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Former Mexican president Vicente Fox is a big booster of the nascent cannabis industry — but he warns that it’s not a “gold rush.”

“Everybody thinks they’re going to make billions overnight,” Fox told Business Insider on Tuesday at the Four Seasons hotel in New York City. “No, they’re not. It’s a new industry. You have to build brick-by-brick.”

Fox led Mexico’s government between 2000 and 2006. He now sits on the board of Khiron Life Sciences Corp, a Canadian medical marijuana company with significant operations in Colombia.

While Fox said that the cannabis industry does offer attractive risk-adjusted returns, he compared building a cannabis business to his oft-stated favorite beverage brand, Coca-Cola.

“Nobody liked that drink when it came out of the pharmacy, everybody thought it was awful,” Fox said. But over time, Fox said, the company put in the work, developed attractive packaging, and became one of the most well-known brands on the globe.

Read more: Big law firms are building out specialized pot practices to chase down a red-hot market for weed deals

For cannabis, Fox said, the story’s the same. The companies that develop their products carefully and methodically will be the long-term winners.

“Markets need education,” Fox said. “You have to have a strategy, you have to develop a product. You’ve got to have research and development. You’ve got to produce.”

‘Money’s flowing in by the billions’

For his part, Fox was in New York meeting with top-tier investors, playing the role of matchmaker between hedge funds, family offices, high net-worth individuals and Khiron.

“Money’s flowing in by the billions,” Fox said, adding that when Khiron needs the capital, he doesn’t foresee any problems raising “$50 or a $100 million or whatever is needed.”

Though most US institutions remain on the sidelines of the cannabis industry— it is still federally illegal — Fox said investors are eager to get in.

“More and more I see them open their eyes and they see a return,” Fox said. But, he remains realistic.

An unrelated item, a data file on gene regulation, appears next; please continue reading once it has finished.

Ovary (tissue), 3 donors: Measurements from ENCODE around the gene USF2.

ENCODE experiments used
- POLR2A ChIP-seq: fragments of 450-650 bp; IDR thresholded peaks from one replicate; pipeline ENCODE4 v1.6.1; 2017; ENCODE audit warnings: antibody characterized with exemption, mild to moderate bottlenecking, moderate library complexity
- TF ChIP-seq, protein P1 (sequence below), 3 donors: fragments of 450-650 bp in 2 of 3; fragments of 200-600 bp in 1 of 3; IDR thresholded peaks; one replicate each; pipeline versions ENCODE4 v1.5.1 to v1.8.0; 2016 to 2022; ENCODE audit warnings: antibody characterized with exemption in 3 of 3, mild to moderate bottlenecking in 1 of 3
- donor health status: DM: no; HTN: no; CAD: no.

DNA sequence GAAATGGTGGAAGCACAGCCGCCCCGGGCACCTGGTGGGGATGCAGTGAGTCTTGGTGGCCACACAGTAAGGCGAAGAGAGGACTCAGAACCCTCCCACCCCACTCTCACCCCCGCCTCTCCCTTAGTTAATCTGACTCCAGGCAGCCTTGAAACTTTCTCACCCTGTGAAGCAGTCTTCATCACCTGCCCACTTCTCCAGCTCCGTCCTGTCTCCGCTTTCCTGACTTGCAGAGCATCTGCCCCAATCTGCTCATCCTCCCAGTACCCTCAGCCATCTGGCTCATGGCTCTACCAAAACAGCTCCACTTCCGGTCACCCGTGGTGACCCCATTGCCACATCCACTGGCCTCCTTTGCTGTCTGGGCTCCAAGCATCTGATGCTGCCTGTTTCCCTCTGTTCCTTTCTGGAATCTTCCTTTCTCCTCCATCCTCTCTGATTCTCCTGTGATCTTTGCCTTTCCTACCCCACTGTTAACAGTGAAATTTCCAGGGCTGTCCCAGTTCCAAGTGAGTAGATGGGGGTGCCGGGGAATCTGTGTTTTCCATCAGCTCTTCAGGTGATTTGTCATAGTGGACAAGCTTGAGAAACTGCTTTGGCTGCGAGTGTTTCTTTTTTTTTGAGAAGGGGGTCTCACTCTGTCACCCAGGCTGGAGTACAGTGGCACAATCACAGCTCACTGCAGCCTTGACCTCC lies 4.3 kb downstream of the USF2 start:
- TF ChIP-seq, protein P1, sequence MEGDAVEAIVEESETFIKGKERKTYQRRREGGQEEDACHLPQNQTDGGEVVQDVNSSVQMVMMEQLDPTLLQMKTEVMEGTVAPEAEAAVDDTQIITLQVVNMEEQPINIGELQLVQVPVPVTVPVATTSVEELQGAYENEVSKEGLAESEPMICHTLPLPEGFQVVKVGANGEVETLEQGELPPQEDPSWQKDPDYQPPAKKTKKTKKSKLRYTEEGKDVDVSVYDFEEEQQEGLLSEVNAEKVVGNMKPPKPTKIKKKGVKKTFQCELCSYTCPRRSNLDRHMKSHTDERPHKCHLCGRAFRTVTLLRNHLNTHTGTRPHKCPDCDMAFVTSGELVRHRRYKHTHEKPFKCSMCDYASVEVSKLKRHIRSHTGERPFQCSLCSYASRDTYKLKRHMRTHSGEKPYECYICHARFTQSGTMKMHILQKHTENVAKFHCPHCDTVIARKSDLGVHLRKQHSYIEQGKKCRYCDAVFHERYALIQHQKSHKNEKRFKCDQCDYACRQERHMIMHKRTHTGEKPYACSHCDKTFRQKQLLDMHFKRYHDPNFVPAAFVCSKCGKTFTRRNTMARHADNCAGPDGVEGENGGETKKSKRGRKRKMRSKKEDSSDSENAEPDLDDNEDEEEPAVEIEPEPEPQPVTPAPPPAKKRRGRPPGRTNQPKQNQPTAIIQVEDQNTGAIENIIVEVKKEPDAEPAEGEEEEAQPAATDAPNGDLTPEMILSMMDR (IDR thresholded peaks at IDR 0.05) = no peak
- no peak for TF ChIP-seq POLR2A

“In a way, we have to be conservative,” Fox said. “Because if anything this industry could have wrong, it’s this excessive enthusiasm.”

That enthusiasm has only ramped up since Mexico’s new president— the far-left Andrés Manuel López Obrador — took office on December 1. After Mexico’s Supreme Court legalized non-commercial recreational marijuana on October 31, Obrador has made full-scale marijuana legalization one of his chief objectives for his first few months in office.

Read more: Big asset managers like BlackRock are sitting on the sidelines of the $75 billion US marijuana industry because of one big pain point

Khiron is positioning itself to aggressively to enter the Mexican market and dominate the larger Latin American market, which Fox said has close to 500 million people.

“We have a plan A, a plan B, and a plan C,” depending on how the laws are written, Fox said. And though Fox said the new government will be a “positive” for the cannabis industry, he worries about the economy as a whole under his one-time political rival.

“There’s a lot of doubts there,” Fox said. “But those doubts do not exist on the cannabis space or the cannabis spectrum. And I’m very clear on that.”

After all, Fox compared the fledgling cannabis industry to one of Mexico’s most famous exports.

“It’s very solid,” Fox said. “As solid as berries, or as solid as producing corn, or as solid as producing tequila.”

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